You may have heard the phrase “gig economy” in your job search – or even in your work environment – but do you know what it actually means?

It has become one of those buzz phrases that techs and startups love to use, but in fact, it’s a lot more than just a phrase. 

what is the gig economy?

The Bureau of Labour Statistics defines the gig economy as a workforce that is based on "single projects or task[s] for which a worker is hired, often through a digital marketplace, to work on demand."

There are a number of self-serving gig economy platforms at work that run on reviews, profiles and ratings. But the gig economy is even bigger than that and has started to penetrate the workplace too. 

The gig economy extends across all industries and roles and is essentially a flexible and on-demand workforce that performs “gig” jobs for other people when they need them. 

Gig workers can be anyone, from part-timers looking to make additional funds from a second job to full-time freelancers. They can also be from a range of backgrounds and across a range of industries. 

The gig economy is now a global trend and it may start to infiltrate the New Zealand workplace. 

how has the gig economy impacted the workplace?

The “gig economy” has had varying effects across industries. Depending on who you speak to, some people see this change as a positive one, with more flexibility for hours and remote work, high earning potential, the option to work for various companies and the ability to become your own boss. 

The 2017 Randstad Employer Brand Research highlighted that once again New Zealanders are most concerned about salary and benefits above everything else when they look for an employer, and so this high-earning potential can seem quite appealing. 

On the other hand, the gig economy can be an unsteady and unsatisfactory alternative to the secure and stable full-time job, and do Kiwis really want that?

As the 2017 Randstad Employer Brand Research revealed, New Zealanders reported that the third most important job attribute is job security, a stable top three job attributes for Kiwis over the last three years.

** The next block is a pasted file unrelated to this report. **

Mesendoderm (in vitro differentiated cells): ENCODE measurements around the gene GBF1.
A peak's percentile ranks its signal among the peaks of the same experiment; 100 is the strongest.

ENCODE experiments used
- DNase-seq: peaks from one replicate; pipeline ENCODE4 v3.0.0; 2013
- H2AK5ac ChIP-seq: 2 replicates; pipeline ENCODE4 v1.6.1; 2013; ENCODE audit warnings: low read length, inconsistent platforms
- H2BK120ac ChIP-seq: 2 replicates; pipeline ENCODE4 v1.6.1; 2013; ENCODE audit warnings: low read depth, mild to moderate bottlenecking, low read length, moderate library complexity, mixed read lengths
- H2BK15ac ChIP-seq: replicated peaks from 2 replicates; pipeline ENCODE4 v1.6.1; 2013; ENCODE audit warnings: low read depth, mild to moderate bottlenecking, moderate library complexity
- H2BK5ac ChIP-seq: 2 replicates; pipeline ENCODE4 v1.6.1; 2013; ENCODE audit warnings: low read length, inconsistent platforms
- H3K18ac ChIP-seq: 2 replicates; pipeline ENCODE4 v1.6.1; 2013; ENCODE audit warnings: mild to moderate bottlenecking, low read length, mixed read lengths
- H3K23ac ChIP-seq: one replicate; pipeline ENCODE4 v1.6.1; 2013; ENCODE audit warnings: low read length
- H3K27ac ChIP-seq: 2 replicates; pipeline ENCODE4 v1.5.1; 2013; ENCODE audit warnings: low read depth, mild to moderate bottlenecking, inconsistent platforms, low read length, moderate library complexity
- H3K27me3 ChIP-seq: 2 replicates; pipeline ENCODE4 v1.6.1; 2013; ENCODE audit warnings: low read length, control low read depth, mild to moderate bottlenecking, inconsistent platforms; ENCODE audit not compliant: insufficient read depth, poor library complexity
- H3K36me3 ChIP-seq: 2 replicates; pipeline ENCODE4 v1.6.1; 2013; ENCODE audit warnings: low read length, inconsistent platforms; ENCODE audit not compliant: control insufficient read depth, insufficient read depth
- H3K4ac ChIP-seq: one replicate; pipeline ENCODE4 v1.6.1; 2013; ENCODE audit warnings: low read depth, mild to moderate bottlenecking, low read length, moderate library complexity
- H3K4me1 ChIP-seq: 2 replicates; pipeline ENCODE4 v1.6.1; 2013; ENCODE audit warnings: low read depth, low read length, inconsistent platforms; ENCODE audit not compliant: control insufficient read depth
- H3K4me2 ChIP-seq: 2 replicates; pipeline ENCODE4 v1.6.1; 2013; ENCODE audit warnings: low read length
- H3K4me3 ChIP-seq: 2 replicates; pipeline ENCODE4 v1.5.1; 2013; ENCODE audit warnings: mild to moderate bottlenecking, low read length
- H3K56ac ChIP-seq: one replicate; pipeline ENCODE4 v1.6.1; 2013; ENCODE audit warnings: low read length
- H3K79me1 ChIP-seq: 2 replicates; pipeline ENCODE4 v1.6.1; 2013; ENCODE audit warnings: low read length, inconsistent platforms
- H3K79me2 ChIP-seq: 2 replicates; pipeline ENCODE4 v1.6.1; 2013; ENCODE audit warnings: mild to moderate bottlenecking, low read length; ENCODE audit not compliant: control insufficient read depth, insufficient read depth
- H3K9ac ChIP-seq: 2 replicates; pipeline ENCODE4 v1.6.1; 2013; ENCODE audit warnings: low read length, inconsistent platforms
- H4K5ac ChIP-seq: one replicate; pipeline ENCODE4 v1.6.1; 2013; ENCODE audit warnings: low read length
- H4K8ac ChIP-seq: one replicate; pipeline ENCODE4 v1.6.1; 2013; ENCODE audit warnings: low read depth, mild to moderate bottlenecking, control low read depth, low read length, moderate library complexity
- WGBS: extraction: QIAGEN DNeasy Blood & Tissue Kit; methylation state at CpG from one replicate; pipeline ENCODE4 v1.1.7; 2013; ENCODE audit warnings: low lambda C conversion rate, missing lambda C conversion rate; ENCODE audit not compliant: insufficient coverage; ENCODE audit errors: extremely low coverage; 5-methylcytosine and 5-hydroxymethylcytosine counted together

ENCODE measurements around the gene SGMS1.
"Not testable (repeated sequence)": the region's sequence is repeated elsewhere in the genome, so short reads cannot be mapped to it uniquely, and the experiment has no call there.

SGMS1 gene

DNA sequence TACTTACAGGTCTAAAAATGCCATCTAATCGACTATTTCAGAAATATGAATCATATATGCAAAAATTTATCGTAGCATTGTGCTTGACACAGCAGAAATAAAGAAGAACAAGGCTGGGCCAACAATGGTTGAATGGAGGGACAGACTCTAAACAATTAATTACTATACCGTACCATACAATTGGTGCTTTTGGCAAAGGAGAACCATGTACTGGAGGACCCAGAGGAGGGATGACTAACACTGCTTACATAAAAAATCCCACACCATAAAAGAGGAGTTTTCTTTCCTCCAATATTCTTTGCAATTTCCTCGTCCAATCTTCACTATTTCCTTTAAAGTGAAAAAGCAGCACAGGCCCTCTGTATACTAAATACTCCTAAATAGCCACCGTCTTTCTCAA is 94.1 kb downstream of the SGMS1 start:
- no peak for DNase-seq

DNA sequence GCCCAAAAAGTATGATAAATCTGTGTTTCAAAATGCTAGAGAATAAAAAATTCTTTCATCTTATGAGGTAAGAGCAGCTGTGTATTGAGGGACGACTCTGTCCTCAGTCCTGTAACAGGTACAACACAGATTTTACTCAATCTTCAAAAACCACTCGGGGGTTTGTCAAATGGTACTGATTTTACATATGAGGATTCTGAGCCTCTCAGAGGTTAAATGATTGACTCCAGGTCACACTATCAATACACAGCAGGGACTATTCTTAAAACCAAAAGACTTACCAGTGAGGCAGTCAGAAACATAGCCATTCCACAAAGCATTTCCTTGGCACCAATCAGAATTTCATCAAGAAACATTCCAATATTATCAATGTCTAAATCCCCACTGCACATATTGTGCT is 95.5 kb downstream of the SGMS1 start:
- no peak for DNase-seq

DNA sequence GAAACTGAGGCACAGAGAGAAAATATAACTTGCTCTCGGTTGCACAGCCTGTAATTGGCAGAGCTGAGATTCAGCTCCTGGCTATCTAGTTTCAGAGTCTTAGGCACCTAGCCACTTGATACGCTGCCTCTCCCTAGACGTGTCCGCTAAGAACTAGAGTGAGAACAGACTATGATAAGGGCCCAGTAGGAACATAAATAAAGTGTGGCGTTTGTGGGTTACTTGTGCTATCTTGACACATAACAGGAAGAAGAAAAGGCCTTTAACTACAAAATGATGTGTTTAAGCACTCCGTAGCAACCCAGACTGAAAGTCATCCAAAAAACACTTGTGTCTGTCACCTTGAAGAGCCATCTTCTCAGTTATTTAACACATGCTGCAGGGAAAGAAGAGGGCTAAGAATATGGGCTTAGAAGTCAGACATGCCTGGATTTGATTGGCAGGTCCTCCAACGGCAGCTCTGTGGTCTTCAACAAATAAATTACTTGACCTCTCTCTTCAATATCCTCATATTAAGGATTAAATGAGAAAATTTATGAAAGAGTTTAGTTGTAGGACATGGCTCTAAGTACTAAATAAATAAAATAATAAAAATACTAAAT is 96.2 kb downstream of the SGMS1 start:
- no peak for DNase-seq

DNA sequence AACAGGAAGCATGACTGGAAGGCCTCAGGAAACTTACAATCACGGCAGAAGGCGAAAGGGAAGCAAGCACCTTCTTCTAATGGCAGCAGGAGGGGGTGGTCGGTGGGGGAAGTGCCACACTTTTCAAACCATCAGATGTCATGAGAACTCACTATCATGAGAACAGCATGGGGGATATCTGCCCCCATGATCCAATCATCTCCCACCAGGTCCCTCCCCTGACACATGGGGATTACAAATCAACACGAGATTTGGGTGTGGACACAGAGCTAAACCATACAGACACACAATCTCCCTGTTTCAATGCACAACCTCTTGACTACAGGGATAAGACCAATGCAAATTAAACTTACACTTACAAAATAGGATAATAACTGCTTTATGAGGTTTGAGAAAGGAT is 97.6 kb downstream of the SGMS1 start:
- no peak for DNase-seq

The gig economy may also have an impact on existing industries and their stability, with the transformation of long-standing institutions disrupted by newer and more agile gig-structured versions, take Uber and Airbnb as examples. 

Long fought-for benefits from stable jobs may also be impacted, such as pensions, additional healthcare, sick days and job security (with shorter notice periods in the gig world). This may have a greater impact on the age in which New Zealanders will now be able to retire.

While New Zealand may be slightly behind in terms of its laws allowing the gig economy to happen - with a reported greater risk for contractors working in New Zealand than elsewhere and a 2012 report from Statistics New Zealand reporting that casual employment was not yet on the rise – it is expected here. 

New Zealanders themselves are expecting a change.

The quarter 4 2016 Randstad Workmonitor and Mobility Index highlighted that 50% of Kiwi respondents admit they need to acquire more skills in order to guarantee their future employability, and 68% agree that the employees at their current employer do not have the required digital skill sets. 

It’s difficult to deny that the gig economy effect isn’t starting to happen here, when the global impact is so great. In fact, according to the Inuit 2020 Report, by 2020 contingent workers will make up more than 40% of the workforce in the US, while they already make up 30% of the current US workforce. 

the future of the gig economy

The pros and cons of the gig economy for workers are undeniable, and yet however you feel about casual working, its growth is undeniably happening. 

The best thing you can do is ensure you are ready for this shift. Make sure you are always thinking about upskilling your role and try to shift your focus from static processing tasks to more creative high-level tasks that can be performed remotely.  

The gig economy has the potential to liberate workers and offer unprecedented benefits, as long as employees are protected and secure.

It’s also a good idea to consider how you might be able to support yourself if you industry does transform into a gig focused industry. Where will you fit in and how will your job security be protected?

These are not only questions to ask yourself, but also your future employer.

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